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I'm trying to prove this binomial coefficient identity. $$\sum_{i=0}^{r+1}\binom{n-i}{r-i+1} = \binom{n}{r} $$

The textbook's hint is about using the identity $$\binom{n}{r} =\binom{n}{n-r}$$

I've only reached this $$\frac{1}{(n-1-r)!}\left(\frac{(n-2)!}{(r-1)!}+\frac{(n-3)!}{(r-2)!}+\dots+\frac{(n-r-1)!}{0!}\right)$$

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    $\begingroup$ try looking up Vandermonde’s identity $\endgroup$
    – lstbl
    Apr 24, 2017 at 22:07

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You can use the Identity:

$$ \begin{pmatrix} n \\ r \end{pmatrix} = \begin{pmatrix} n - 1 \\ r \end{pmatrix} + \begin{pmatrix} n - 1 \\ r - 1 \end{pmatrix}$$

Recursively in the last term { $C(n - 1, r - 1)$ }. Doing this you will have:

$$ \begin{pmatrix} n \\r \end{pmatrix} = \begin{pmatrix} n - 1 \\r \end{pmatrix} + \begin{pmatrix} n - 1 \\r -1 \end{pmatrix} $$

for the first iteration, then:

$$\begin{pmatrix} n \\r \end{pmatrix} = \begin{pmatrix} n - 1 \\r \end{pmatrix} + \begin{pmatrix} n - 2 \\r -1 \end{pmatrix} + \begin{pmatrix} n - 2 \\r - 2 \end{pmatrix}$$

Recursively this leads to:

$$\begin{pmatrix} n \\r \end{pmatrix} = \begin{pmatrix} n - 1 \\r \end{pmatrix} + \begin{pmatrix} n - 2 \\r -1 \end{pmatrix} + \begin{pmatrix} n - 3 \\r - 2 \end{pmatrix} + \begin{pmatrix} n - 4 \\r - 3 \end{pmatrix} + ... + \begin{pmatrix} n - r + 1 \\r - r \end{pmatrix} $$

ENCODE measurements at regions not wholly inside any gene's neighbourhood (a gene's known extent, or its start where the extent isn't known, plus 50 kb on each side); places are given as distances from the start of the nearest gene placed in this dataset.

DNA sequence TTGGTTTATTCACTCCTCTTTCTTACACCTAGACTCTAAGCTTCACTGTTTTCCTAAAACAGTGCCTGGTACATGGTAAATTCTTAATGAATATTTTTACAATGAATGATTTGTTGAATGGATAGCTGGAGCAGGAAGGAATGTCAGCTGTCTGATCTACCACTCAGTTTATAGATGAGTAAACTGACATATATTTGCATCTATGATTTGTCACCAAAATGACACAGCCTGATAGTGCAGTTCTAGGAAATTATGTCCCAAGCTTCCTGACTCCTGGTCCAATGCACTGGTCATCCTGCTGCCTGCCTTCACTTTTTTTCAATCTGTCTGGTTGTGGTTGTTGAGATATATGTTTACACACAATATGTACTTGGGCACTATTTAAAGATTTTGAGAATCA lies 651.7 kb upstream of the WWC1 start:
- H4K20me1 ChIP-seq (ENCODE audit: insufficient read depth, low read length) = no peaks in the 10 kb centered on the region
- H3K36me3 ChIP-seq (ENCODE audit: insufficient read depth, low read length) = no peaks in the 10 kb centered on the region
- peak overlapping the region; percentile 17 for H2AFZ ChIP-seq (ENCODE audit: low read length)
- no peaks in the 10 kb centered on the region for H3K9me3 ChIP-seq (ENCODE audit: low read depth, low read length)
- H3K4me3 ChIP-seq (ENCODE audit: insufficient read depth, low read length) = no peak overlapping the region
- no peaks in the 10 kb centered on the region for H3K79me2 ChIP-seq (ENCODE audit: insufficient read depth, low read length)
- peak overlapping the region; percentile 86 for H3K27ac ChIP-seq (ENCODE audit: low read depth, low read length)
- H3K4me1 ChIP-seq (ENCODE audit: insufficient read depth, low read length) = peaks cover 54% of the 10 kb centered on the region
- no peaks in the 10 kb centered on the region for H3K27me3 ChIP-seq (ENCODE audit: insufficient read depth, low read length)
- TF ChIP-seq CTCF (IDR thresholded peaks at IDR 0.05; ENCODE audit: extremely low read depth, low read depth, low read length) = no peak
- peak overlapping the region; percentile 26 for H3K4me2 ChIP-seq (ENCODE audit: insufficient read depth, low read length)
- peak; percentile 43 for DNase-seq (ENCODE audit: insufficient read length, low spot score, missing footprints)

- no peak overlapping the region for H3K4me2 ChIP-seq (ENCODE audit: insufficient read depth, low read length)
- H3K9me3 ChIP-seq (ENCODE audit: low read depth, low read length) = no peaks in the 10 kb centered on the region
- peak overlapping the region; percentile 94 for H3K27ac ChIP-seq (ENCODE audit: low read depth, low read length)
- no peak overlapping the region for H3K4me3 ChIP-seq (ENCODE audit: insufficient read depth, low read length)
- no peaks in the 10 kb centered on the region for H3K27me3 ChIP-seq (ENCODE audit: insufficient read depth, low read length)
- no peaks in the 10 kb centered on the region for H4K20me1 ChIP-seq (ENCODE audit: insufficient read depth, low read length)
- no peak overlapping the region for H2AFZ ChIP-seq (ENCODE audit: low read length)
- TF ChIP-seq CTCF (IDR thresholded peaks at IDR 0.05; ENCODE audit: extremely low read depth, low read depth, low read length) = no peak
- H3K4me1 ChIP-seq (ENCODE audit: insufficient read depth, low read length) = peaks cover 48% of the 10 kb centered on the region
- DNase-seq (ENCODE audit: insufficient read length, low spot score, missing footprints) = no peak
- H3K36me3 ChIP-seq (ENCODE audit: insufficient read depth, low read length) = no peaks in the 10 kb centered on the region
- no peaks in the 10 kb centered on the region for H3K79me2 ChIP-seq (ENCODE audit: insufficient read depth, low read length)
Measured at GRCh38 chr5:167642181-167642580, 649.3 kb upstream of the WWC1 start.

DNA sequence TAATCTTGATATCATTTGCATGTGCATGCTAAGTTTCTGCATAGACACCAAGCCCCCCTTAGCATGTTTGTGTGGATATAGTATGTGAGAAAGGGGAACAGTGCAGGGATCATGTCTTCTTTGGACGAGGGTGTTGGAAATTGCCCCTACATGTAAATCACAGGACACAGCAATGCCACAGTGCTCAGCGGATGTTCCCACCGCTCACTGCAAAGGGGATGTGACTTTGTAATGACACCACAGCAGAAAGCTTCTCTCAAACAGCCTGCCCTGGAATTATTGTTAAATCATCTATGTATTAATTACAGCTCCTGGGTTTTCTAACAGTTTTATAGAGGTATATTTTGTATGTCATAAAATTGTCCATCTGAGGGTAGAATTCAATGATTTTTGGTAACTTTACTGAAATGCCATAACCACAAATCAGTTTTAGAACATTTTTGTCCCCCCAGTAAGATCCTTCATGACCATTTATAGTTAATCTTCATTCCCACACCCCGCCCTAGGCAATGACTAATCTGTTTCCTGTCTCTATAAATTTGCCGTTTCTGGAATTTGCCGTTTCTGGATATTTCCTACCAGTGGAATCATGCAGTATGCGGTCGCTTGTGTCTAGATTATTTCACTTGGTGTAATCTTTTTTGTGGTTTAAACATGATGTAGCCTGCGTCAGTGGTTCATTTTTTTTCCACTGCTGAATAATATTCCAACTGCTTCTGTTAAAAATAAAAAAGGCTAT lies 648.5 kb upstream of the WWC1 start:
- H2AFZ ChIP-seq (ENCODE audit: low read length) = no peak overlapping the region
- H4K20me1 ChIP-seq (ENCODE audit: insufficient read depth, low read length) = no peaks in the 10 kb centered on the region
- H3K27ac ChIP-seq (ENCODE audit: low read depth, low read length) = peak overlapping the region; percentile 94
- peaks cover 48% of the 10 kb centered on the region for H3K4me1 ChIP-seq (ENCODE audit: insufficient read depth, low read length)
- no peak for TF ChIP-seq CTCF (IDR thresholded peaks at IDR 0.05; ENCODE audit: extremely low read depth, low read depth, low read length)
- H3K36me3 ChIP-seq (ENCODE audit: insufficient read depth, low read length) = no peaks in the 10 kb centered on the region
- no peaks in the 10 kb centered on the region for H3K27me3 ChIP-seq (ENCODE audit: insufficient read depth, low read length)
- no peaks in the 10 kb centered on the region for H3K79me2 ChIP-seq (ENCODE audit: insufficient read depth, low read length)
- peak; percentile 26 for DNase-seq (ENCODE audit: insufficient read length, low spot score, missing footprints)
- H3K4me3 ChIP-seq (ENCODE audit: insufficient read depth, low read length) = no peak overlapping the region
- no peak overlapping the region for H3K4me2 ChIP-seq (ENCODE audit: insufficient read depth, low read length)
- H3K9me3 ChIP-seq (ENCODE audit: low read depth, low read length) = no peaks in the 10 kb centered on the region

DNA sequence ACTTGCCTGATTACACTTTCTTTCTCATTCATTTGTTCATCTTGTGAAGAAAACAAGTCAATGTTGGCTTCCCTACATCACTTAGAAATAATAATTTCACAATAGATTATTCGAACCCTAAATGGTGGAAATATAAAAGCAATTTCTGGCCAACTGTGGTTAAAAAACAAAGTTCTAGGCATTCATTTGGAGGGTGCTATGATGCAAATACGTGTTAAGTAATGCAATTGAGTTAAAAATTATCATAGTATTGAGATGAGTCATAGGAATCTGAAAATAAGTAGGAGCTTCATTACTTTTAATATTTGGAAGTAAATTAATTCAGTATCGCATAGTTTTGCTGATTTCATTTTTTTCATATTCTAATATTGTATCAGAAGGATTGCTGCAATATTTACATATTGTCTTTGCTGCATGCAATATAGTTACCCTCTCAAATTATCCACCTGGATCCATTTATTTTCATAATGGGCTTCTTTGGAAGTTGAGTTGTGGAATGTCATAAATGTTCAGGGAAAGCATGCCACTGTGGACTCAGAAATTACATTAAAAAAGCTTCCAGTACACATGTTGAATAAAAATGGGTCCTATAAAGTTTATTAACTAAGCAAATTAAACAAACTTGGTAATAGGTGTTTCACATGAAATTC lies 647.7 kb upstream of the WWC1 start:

For all other coming values the terms vanishes to zero ($ C(n, r) = 0 \hspace{2mm} \forall \hspace{2mm} r > n $)

this can be written is sigma notation as:

$$ \begin{pmatrix} n \\r \end{pmatrix} = \sum_{i=0}^{r} \begin{pmatrix} n - 1 - i \\r - i \end{pmatrix} $$

Changing the index

$$ j = i + 1 $$

We can write the summation as fallows:

$$ \sum_{i=0}^{r} \begin{pmatrix} n - 1 - i \\r - i \end{pmatrix} = \sum_{j = 1}^{r + 1} \begin{pmatrix} n - 1 - (j - 1) \\r - (j - 1) \end{pmatrix} $$

This is:

$$ \sum_{j = 1}^{r + 1} \begin{pmatrix} n - j \\r - j + 1 \end{pmatrix} $$

And obviously we can change the dummie index as $ j \longrightarrow i $ .

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Use the hint to write $\binom{n-i}{r-i+1}=\binom{n-i}{n-r-1}$ and $\binom{n}{r} = \binom{n}{n-r}$, then use the Hockey Stick Identity.

For the proof of the Hockey Stick Identity, I recommend this combinatorial approach if you do not like the algebraic approach in the accepted answer.

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